Don't Rationalize Away Sensitivity
Pull the Ad
I HAVE A FRIEND who is going to pose for Playboy. I do not know whether she will earn $500 to take her clothes off or whether Playboy just values her at $100 with her clothes on. She is attractive--tall, blondish hair and, yes, buxom. And I have argued with her about why she should not go to David Chan, and she will still go; and she is still my friend. But I did not feel obliged to give her Chan's number. Nor would I feel obliged to give a racist the time and place of the Ku Klux Klan's next meeting, or an anti-Semite the time and place of a Nazi party rally.
I would never vote to stop Playboy from printing this issue; I would never suggest that the government pass an ordinance banning pornography. Print 15,000 extra issues, drop them at every undergraduate's doorstep, and I will think you are petty and tacky. But I will never vote against your right to print your magazine and to take your pictures because I hope one day our society will be able to look at Playboy and Playgirl as sensual expressions of sexuality not objectification and degradation.
I am not willing to say that Playboy is the same, or even close to the KKK or the Nazis. Indeed, I hope that on this campus there are some genuinely sensual, sexy women who are ashamed of showing their bodies to anyone who wants to look.
But let's be honest, Playboy panders to the lacivious interests of adolescent boys who want to look at the bunny strip, show lots of breast and bend over a chair. Look, you can masturbate in front of the anonymous Miss March and now you can in front of a junior from Harvard. "Miss Harvard could you turn to the left a little more, I can't get enough of a shot of your breasts."
Yet when The Crimson voted not to run the Playboy ad, did it stifle free speech; did it stifle free, informed discussion of the issues raised by the Women of the Ivy League Issue? It appears not, as the debate on this page and the article on the news page of The Crimson today indicates. More, the Playboy ad does not in any way promote informed discussion of the issue.
However, it is fallacious to argue that to promote understanding of evil one must print it--with wild abandon. Unadulterated depiction of petty hypocrisies and disregard for people in exchange for images is not the purpose of a newspaper in all its efforts, feeble and not so feeble, to unearth evil. And in arguing that we should print evil to expose evil we buy into a false dichotomy about the way we view The Crimson and its goals--either we spew mindless, evil propaganda or we ignore evil altogether and try to play to only the pure, clean interests of our community. One would turn us into a printer for the Moral Majority, the other into a printer for Satan. But we are a newspaper--or at least we try to be--and we try to fully report an issue by revealing all of its sides.
Indeed, if depiction of evil were the best way to point out that we should avoid evil, then The Crimson should fold and attempt to turn itself into the Salient or a party newspaper for the KKK, Playboy, the Nazis and every other evil in our society that we can think of. We should assault our readers with evil; we should distribute vile propaganda free to the doorstep of every undergraduate; we should use Square Deal tactics in pushing our viciousness on every passerby in the Square.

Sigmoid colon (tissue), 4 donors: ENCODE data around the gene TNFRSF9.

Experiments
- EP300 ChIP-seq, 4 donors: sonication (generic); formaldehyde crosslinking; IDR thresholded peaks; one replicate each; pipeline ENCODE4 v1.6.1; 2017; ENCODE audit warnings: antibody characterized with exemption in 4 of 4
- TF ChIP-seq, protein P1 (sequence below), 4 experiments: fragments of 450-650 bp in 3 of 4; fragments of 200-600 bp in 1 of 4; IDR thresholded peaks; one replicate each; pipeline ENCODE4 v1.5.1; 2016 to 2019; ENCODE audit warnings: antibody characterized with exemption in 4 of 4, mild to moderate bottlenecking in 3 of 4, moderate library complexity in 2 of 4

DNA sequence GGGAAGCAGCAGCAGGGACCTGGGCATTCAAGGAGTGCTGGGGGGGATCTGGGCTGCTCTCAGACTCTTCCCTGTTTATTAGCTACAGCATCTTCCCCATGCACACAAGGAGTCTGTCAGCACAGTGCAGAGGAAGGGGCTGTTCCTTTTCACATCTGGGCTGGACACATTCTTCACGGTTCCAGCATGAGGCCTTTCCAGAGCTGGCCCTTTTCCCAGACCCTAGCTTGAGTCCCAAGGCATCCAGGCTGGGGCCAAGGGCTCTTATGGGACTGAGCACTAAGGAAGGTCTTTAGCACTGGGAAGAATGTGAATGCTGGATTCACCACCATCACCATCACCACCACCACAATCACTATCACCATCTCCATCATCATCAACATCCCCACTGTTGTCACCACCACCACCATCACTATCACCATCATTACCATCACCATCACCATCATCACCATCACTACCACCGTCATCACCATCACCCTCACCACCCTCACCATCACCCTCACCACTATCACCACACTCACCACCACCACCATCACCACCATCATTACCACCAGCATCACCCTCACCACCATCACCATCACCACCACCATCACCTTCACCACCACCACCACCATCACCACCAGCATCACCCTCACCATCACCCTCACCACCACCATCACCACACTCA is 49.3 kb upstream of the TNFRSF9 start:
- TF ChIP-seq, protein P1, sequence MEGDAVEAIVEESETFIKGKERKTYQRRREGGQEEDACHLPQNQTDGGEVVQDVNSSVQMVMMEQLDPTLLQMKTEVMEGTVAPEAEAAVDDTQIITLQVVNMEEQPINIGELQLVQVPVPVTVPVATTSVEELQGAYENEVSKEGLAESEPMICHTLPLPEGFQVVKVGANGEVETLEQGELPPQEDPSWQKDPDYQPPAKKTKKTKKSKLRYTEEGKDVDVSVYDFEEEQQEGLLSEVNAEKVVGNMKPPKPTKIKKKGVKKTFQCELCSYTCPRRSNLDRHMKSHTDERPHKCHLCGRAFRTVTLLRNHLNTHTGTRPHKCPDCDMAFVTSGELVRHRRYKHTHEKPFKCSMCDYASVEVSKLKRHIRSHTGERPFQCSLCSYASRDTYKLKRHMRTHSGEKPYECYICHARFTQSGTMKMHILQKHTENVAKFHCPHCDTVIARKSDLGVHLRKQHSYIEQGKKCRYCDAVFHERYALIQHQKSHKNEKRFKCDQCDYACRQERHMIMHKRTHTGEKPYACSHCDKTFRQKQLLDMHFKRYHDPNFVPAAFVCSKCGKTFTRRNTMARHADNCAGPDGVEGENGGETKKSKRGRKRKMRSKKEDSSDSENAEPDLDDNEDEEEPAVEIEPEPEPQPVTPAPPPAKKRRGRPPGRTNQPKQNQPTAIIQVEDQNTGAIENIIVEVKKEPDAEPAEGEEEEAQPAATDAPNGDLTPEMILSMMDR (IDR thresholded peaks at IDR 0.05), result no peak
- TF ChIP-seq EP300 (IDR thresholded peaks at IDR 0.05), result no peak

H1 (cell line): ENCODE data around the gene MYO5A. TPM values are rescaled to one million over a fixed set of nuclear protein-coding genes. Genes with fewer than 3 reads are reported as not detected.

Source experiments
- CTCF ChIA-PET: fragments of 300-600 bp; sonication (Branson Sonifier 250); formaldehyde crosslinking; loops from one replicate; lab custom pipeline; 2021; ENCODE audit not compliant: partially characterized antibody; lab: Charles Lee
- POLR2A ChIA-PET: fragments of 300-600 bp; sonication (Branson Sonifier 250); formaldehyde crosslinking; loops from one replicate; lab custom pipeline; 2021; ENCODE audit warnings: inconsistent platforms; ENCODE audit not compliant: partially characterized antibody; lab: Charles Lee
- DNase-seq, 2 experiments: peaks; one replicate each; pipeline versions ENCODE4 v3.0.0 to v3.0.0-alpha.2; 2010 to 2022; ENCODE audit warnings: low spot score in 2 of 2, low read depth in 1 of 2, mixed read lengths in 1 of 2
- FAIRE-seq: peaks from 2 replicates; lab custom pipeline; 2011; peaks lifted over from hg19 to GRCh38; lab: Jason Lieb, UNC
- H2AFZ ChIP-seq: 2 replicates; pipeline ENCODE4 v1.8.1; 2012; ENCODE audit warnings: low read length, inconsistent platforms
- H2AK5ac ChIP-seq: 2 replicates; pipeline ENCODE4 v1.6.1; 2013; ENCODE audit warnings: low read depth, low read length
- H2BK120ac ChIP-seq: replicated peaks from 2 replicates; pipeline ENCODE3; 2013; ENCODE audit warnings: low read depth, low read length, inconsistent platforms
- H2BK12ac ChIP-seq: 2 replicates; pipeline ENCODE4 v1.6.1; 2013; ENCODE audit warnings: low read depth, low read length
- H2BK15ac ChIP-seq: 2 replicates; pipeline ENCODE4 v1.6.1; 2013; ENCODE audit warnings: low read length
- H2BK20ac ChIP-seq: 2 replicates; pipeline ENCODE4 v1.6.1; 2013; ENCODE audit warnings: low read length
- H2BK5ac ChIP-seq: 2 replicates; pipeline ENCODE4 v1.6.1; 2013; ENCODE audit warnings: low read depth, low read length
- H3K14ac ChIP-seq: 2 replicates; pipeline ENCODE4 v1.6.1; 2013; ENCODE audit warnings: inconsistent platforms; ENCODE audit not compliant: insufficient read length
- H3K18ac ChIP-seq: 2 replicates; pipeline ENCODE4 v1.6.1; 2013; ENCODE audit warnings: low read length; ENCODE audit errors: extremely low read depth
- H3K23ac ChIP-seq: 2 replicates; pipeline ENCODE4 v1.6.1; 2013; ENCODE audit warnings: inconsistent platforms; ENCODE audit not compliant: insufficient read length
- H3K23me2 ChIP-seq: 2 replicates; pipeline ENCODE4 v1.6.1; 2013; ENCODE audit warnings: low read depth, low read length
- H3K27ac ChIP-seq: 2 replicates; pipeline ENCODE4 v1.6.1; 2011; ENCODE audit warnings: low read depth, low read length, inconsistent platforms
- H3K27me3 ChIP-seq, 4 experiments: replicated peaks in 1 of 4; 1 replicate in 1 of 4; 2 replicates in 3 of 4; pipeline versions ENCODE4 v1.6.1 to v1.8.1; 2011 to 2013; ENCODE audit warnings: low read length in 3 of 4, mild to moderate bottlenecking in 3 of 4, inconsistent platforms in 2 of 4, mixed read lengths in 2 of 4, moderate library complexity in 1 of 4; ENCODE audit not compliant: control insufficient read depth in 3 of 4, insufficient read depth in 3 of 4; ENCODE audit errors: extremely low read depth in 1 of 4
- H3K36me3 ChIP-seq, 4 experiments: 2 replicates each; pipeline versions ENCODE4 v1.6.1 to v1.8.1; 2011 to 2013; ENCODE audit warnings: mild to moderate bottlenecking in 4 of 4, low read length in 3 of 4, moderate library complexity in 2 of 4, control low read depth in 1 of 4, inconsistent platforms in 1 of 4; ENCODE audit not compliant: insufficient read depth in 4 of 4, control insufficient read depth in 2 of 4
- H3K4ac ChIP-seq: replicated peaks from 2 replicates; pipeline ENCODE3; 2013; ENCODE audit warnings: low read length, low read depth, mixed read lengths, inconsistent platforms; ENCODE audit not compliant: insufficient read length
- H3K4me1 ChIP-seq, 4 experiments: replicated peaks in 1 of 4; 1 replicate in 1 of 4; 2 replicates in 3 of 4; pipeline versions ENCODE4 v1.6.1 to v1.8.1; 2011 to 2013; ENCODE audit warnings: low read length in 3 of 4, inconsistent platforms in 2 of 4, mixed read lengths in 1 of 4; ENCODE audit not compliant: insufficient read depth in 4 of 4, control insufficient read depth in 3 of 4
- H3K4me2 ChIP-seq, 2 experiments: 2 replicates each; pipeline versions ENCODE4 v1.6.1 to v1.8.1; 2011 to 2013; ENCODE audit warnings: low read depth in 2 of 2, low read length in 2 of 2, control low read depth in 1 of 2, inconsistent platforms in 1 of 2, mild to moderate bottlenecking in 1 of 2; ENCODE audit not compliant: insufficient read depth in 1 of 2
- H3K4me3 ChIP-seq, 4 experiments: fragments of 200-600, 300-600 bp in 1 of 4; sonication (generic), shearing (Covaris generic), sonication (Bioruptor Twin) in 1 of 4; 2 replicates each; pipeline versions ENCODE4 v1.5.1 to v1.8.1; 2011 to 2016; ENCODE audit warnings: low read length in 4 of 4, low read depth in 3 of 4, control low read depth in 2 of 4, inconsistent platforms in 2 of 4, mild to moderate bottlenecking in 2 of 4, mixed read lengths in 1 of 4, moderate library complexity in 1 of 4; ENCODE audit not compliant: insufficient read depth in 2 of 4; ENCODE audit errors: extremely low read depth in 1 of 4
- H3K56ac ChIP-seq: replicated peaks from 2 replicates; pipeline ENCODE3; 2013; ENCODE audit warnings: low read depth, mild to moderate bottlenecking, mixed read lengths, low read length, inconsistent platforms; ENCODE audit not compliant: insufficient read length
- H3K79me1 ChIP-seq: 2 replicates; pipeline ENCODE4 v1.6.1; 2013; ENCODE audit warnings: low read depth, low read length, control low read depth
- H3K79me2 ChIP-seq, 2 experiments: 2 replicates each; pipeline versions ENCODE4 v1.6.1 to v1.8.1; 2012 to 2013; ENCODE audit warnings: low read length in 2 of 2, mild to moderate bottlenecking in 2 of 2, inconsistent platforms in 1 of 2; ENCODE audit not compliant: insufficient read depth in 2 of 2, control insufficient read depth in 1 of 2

ON THE OTHER HAND, if we wanted to do a news story on the KKK, or the Nazis or Playboy, treat the issue objectively, explain why people were upset and why people thought Playboy was not sexist, then all the more power to the press--and for this we hope The Crimson will strive. Just as we would have followed Martin Luther King Jr. into racist Chicago suburbs, we will follow a women's rights activist into David Chan's Holiday Inn room and we will follow a woman who wants $500 into his room and try to report her view as well as the activist's. This is the way to acheive change--reporting the facts fairly and accurately, objectively and thoroughly, not broadcasting propaganda mindlessly.
There is nothing wrong with sex, sexuality, sensuality or erotica. But there is something wrong with asking a group of people to freely enter into an contract to advertise what they think is a degrading product. We do not fool ourselves that we are keeping anyone from going to see Chan; we are simply fighting where we can, making statements where we can about a very serious issue.
LET EVIL FLOURISH in our society where we give it the soil to grow. But once the evil is gone will we have to reinvent it to remind ourselves what we should not do? Should we reprint racist remarks to warn what we might revert to? And when racism was a more apparent problem than it is today, should we not have protested against it? Perhaps we are silly and being laughed at, accused of being prudes but think of the standards you apply when you laugh and try to wonder whether you can rationalize away sensitivity.
There is no great evil in Playboy, no Satan lurking in its messages. Nor is there an attempt to purify and protect society in The Crimson's decision not to run the ad. Simply, we could not tacitly support something which was so abhorrent to the majority of Crimson editors. We would not dare to insult Blacks by running an ad suggesting that they come to work in the diamond mines in South Africa, and we will not insult the women and men on The Crimson who regarded it that seriously.